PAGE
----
The gay former chairman of Kent University Conservative Association reflected after the 2017 general election that it was harder to come out as a Conservative than as a gay man. Some Conservative students complain of biased marking in subjects like history, economics and politics by Marxist professors. A Canterbury A level student activist tells me that he does not dare let staff at his (academically strong) school know he is a Conservative. Across the country ‘safe spaces’ and ‘no-platforming’ of those with conservative views by student unions are widely reported. Last year, Nigel Biggar, an Oxford academic was vilified by a string of his colleagues for teaching that the British Empire had benefits as well as drawbacks, while Cambridge has recently banned the distinguished polymath, Jordan Petersen, from a visiting lectureship because he was once photographed with a student wearing an offensive tee-shirt.

Rather than swallowing the world-view of young people today, we need to challenge their ideas. More of us need to follow Jacob Rees-Mogg’s programme of speaking regularly in universities, and we need to introduce scrutiny of the syllabus and teaching materials in schools, using such levers as the new Office for Students and Ofsted. If those bodies prove supine, we could empower students to apply to a tribunal to have taxpayer funds cut off when their unions are promoting political safe spaces, no platforming or showing political bias in the allocation of funds.

Students are justifiably angry about a system of fees and loans which plunges them into levels of debt that the majority are likely never to fully repay. Yet, if we make comparisons with abroad, we see that the systemic problem is deeper than students – and the wider public – understand. In most countries, including other European countries, most students go to their local universities from home. In America, public sector tuition fees are usually lower than the UK and the private sector has built endowment funds to support the talented less-well-off. In Britain, almost uniquely, the vast majority of students go away to university, and rack up huge debts to cover both crippling accommodation costs and heavy tuition fees.

This is compounded by many universities packing their benches with people whose study is unlikely to benefit their careers. In November, the Education Select Committee published a report denouncing many universities as poor value and inflexible. While stressing the quality of our best institutions, the report highlighted that fact that almost half of recent graduates work in non-graduate roles.  Indeed, more widely far too many people are studying degrees in subjects for which they are clearly not qualified. What point is there in reading engineering, if you cannot pass a Maths A Level, for example?

Too many of our weaker universities are treating students as cash cows, who rack up debt without improving their prospects. This is producing an angry graduate underclass with shattered expectations, who are consigned to jobs they see as beneath them – and with no prospect of paying off their debts. Not surprising that the Onward study shows that those who qualify as apprentices are much more likely to vote Conservative than recent graduates.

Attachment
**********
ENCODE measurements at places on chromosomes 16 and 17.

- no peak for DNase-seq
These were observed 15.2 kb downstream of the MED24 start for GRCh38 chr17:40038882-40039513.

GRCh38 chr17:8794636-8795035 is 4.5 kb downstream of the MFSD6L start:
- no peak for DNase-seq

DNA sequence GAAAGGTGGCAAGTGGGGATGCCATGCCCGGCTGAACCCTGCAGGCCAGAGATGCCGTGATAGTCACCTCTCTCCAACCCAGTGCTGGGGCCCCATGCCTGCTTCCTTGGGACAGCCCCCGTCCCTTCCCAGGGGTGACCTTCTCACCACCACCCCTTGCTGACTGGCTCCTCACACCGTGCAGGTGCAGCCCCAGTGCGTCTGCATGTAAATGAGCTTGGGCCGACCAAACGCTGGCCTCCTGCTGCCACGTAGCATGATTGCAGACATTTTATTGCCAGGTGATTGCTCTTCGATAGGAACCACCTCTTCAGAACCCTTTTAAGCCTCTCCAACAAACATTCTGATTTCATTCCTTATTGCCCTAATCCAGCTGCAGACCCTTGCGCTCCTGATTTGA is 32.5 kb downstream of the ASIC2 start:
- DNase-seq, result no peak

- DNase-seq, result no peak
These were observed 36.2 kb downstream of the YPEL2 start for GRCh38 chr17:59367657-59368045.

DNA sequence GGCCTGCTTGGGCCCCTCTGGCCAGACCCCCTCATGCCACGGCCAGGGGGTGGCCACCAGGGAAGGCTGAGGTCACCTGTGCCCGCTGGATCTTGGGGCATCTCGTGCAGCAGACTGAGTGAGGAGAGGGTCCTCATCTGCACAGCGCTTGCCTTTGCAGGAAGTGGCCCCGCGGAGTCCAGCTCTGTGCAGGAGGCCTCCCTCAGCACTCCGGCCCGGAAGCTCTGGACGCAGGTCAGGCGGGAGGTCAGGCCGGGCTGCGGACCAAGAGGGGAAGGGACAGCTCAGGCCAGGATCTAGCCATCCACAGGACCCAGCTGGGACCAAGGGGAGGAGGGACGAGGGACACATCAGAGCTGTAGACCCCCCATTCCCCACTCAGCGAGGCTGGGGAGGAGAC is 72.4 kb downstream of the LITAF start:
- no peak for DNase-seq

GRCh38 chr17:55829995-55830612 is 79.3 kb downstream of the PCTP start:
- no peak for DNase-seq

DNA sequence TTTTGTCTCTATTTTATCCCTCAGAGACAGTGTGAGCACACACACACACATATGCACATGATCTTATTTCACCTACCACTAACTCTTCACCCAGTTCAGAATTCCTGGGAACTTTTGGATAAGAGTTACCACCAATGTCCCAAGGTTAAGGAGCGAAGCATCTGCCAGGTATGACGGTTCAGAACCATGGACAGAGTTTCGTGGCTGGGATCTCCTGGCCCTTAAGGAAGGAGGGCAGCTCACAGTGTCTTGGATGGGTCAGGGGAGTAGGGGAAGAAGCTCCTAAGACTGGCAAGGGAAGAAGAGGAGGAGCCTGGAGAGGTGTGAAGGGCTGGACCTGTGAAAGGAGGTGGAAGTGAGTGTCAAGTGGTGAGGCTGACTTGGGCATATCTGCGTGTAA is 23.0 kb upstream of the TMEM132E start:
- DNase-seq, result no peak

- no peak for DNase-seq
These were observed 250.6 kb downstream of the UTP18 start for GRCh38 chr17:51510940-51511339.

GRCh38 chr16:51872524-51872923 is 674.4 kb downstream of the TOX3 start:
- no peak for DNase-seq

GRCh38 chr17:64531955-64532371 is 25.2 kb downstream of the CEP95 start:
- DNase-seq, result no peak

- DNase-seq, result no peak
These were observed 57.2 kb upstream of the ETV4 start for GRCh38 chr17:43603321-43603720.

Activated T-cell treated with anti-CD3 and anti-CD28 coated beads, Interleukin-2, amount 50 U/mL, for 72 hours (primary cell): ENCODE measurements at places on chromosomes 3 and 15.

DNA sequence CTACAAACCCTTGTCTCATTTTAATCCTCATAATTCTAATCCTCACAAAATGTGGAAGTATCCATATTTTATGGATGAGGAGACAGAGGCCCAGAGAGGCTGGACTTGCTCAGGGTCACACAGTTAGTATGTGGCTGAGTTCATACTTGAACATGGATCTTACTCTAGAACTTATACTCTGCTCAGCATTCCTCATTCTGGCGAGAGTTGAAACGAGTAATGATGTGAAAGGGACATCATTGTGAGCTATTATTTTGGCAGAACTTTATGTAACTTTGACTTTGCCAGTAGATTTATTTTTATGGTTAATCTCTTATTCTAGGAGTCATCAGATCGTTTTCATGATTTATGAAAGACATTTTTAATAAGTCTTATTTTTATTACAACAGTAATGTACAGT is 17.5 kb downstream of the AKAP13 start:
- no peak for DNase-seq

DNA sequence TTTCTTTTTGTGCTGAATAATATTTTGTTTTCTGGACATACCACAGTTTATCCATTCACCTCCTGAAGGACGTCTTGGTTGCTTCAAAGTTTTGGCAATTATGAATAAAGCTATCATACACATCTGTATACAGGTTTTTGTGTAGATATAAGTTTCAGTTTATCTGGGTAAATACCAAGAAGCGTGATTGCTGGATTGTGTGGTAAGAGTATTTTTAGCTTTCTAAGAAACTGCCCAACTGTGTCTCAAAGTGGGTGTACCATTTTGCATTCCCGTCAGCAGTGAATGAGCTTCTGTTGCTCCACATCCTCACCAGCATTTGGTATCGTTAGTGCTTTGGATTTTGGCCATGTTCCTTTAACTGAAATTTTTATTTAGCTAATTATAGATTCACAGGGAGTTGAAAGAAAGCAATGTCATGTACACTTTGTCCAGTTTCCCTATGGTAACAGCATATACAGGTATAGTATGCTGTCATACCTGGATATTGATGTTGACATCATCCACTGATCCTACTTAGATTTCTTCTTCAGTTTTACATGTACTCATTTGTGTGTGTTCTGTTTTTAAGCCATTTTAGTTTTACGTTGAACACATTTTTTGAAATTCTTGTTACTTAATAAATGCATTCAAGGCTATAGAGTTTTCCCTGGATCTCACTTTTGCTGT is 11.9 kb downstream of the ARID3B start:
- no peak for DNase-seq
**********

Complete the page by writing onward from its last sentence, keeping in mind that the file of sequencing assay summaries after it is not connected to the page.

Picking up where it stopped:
The rise in interest rates has provided the final twist in the garrotte. That can and must – be reversed, but doing so will be expensive for the taxpayer. More important is that any serious (and affordable) reform must start from recognising that the design of our university sector is unaffordable: the traditional British residential model, which delivers some of the world’s best universities at the top end, is unsuitable for delivering affordable, job-enhancing teaching and training for those with lower attainment levels.

The second quartile of each cohort, broadly the bottom half of today’s university sector, needs a shift towards local availability of HE (or FE), avoiding crippling accommodation costs, as its counterpart in most of Europe does. Equally, we need to move towards a much higher proportion of vocational degrees, as in the USA and the Far East – and as the recent Select Committee report recommends. Loading the cost of the current behemoth onto young people whose earnings will never justify it – and ending up with the state paying because they cannot repay – is the worst of all worlds.

The third issue is the most difficult of all. The report shows attitudes on three critical and related subjects whose handling needs to involve explanation as well as listening. First, a high proportion of young people see us as racist – or at least as anti-diversity – which helps to explain why members of ethnic minorities are disproportionately unlikely to support us (they are also disproportionately young).

Furthemore, a bare majority of the young are in favour of controlling immigration, but by a much smaller proportion than in older age groups. Anecdotally, this reflects a widespread view among students and young graduates that immigration controls are racist, on the one hand, set against angry opposition to immigration among the less-educated, on the other.

Finally, access to accommodation – unaffordable housing to buy and rent – is a major concern, among the young and older groups right up into their forties.

This last point is hardly surprising given the cost and shortage of housing, but Conservatives have failed to explain the linkage between unaffordable housing and spiralling population, largely driven by heavy net migration. Last week, the ONS reported, according to the Daily Telegraph, that they are revising their population estimate for 2026 up by a further 700,000 over and above the three million increase over the next seven years they had earlier projected. These numbers, combined with ‘domestic’ growth (heavily increased by replacing emigrating pensioners with incoming young people) could absorb most or all of our new housebuilding, leaving little for the disappointed aspirants.

It will require a major effort to explain that the mathematics of supply and demand in our housing market is at the heart of the need to tackle net migration, not, crucially, racism.

James Kanagasooriam is right. We must address young people, or the Conservative Party will wither. Post-Brexit, it should be our highest domestic priority, but – like Iain Duncan Smith’s reforms on welfare – our response must seek to make the weather, not just respond to it.